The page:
More late winter viewing, part two

An experimental serum revives and mutates dead soldiers in Julius Avery's Overlord (2018)

Style trumps substance in several recently viewed movies: from Stefano Sollima’s troubling depiction of mythic threats on the U.S. southern border in Sicario: Day of the Soldado (2018) to Julius Avery’s disappointing exploitation of World War Two horrors for cheap thrills in Overlord (2018), from Drew Goddard’s ersatz Tarantino-like narrative play in Bad Times at the El Royale (2018) to Kenneth Branagh’s glossy rehash of Agatha Christie’s Murder on the Orient Express (2017).

Adapting Clive Barker

Tony Todd's killer ghost schemes to destroy Helen (Virginia Madsen)'s complacent life so she'll have to join him in Bernard Rose's Clive Barker adaptation Candyman (1992)

Clive Barker’s distinctive prose style, while it creates vivid and highly visual stories, is difficult to transform into movies because the themes and meanings of the stories are strangely abstract. While Barker himself has been his own most successful adapter, there have been many attempts to capture his vision on film – some better than others. George Pavlou’s Rawhead Rex (1986) misses the mark, but Bernard Rose’s Candyman almost succeeds but is diverted by moving the story from Liverpool to Chicago.

Year End 2018

Boriska (Nikolay Burlyaev) oversees the firing of the bell in Andrei Tarkovsky's Andrei Rublev (1966) ...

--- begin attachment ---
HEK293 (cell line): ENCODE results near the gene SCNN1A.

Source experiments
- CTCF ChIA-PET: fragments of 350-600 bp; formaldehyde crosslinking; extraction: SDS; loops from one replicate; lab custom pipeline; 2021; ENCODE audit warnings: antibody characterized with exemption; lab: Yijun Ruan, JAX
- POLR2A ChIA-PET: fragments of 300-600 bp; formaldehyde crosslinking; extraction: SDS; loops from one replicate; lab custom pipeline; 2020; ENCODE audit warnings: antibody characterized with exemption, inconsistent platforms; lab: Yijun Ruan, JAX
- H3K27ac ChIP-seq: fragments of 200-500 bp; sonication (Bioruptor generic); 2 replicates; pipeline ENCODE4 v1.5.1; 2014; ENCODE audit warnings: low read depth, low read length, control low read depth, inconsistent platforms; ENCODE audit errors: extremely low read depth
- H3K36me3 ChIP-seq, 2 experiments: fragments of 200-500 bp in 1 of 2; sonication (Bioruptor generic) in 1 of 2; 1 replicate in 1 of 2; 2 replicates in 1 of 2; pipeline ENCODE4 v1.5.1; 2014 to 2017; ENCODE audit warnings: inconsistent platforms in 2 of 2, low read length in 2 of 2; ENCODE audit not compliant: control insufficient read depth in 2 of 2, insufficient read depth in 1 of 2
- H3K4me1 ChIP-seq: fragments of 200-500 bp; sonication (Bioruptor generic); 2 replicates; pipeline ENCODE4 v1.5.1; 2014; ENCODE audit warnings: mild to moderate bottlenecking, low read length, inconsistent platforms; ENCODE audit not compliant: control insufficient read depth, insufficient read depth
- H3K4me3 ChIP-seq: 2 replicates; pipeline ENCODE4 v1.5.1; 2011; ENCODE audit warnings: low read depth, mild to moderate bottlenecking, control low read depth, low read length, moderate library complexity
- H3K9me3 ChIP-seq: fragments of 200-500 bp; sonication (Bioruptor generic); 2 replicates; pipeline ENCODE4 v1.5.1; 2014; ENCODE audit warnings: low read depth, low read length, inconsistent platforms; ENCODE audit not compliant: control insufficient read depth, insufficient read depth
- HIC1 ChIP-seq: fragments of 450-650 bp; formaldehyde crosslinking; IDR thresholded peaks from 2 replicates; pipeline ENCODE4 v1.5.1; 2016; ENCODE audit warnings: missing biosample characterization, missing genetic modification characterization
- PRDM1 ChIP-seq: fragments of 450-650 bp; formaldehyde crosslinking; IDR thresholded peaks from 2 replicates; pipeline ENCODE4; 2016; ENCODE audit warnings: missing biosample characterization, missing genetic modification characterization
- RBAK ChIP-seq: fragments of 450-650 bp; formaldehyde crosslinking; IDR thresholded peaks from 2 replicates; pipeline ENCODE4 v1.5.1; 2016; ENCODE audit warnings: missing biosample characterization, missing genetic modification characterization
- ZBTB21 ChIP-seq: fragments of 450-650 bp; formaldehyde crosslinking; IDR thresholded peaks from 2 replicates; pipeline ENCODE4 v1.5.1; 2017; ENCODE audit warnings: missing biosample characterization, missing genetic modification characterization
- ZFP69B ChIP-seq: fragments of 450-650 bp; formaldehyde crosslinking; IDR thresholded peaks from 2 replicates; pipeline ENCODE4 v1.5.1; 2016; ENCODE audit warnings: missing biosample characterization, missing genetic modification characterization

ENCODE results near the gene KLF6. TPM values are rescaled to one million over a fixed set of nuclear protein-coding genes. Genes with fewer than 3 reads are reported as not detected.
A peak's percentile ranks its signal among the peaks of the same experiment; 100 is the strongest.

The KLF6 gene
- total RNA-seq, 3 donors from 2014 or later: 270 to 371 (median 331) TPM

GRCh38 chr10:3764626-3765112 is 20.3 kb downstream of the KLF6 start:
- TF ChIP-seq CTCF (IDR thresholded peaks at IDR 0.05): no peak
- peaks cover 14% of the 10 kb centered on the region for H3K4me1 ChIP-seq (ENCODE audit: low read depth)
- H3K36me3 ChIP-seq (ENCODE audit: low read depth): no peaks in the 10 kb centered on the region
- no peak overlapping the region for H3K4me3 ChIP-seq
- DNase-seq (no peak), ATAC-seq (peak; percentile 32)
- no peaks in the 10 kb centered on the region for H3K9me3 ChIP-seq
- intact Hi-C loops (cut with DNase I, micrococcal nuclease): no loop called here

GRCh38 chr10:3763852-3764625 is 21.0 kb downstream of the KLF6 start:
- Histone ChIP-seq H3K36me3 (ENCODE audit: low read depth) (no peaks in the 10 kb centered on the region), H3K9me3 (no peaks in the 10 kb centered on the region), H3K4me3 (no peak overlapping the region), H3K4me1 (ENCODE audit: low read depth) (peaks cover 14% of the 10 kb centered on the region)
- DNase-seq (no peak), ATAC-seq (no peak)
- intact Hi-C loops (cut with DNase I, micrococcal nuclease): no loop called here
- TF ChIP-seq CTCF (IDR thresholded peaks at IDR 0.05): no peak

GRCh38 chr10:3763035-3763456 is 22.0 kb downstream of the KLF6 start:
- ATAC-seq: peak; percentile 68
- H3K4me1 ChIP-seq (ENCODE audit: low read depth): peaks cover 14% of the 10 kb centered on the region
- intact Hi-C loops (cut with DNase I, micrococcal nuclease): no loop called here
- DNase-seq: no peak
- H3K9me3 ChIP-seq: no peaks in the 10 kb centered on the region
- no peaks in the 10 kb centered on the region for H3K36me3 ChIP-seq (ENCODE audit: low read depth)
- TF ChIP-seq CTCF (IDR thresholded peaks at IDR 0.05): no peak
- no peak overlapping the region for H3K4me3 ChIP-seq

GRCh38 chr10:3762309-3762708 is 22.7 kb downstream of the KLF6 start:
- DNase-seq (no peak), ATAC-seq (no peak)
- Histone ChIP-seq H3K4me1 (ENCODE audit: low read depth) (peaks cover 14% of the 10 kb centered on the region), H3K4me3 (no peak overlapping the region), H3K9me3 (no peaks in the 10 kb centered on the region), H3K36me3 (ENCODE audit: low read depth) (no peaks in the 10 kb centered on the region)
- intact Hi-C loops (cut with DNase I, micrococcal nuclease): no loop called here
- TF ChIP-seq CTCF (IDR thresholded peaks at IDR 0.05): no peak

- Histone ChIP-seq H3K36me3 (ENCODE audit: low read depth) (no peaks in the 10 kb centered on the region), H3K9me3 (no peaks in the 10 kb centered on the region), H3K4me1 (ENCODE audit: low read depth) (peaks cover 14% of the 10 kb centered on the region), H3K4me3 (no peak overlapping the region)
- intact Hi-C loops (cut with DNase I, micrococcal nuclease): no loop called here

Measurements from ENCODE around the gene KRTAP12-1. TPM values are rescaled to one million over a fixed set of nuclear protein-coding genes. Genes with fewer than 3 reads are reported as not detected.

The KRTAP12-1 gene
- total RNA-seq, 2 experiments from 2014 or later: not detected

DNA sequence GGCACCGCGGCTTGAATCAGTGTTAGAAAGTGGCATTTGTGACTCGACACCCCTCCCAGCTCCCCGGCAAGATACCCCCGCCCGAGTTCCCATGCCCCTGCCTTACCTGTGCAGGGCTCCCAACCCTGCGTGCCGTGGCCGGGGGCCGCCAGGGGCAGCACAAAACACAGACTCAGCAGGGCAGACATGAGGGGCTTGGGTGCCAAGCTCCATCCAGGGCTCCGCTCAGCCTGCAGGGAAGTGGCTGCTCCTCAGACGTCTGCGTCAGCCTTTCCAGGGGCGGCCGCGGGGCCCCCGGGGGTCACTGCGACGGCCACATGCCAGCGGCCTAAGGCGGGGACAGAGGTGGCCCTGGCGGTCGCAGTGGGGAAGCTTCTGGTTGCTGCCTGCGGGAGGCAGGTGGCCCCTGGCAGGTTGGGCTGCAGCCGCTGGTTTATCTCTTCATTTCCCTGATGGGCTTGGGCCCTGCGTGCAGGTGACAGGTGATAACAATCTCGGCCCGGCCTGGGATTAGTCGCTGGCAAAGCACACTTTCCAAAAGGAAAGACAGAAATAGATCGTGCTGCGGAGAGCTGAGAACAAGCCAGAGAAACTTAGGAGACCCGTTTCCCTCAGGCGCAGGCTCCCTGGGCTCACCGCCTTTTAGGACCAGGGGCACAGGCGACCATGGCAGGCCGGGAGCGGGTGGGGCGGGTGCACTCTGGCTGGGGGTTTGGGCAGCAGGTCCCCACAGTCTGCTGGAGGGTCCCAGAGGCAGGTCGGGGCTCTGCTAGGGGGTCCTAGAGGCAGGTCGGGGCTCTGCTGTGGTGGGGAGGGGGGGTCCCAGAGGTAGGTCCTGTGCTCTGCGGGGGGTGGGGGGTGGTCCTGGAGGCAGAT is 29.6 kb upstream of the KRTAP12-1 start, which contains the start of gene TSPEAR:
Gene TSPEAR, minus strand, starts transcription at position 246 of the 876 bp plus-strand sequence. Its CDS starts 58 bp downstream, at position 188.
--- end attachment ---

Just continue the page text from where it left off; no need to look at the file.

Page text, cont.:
Despite continuing rumblings about the demise of movies-on-disk, numerous companies continue to produce excellent editions on disk of a vast range of movies covering the entire history of cinema. Once again in 2018 there were far more releases than even an obsessive viewer could keep up with.

Indicator Blu-rays, part two: America in the 1970s

Patsy's father (Vincent Gardenia) is suspicious of her new boyfriend in Jules Feiffer & Alan Arkin's Little Murders (1971)

Two Blu-ray releases from Indicator represent shifts occurring in American filmmaking at the end of the ’60s, with Don Siegel’s near-perfect heist movie Charley Varrick (1973) quietly trashing all the rules once imposed by the Production Code and Alan Arkin’s directorial debut with Jules Feiffer’s Little Murders (1971) offering an unsettling, blackly comic dissection of the violence at the heart of American society.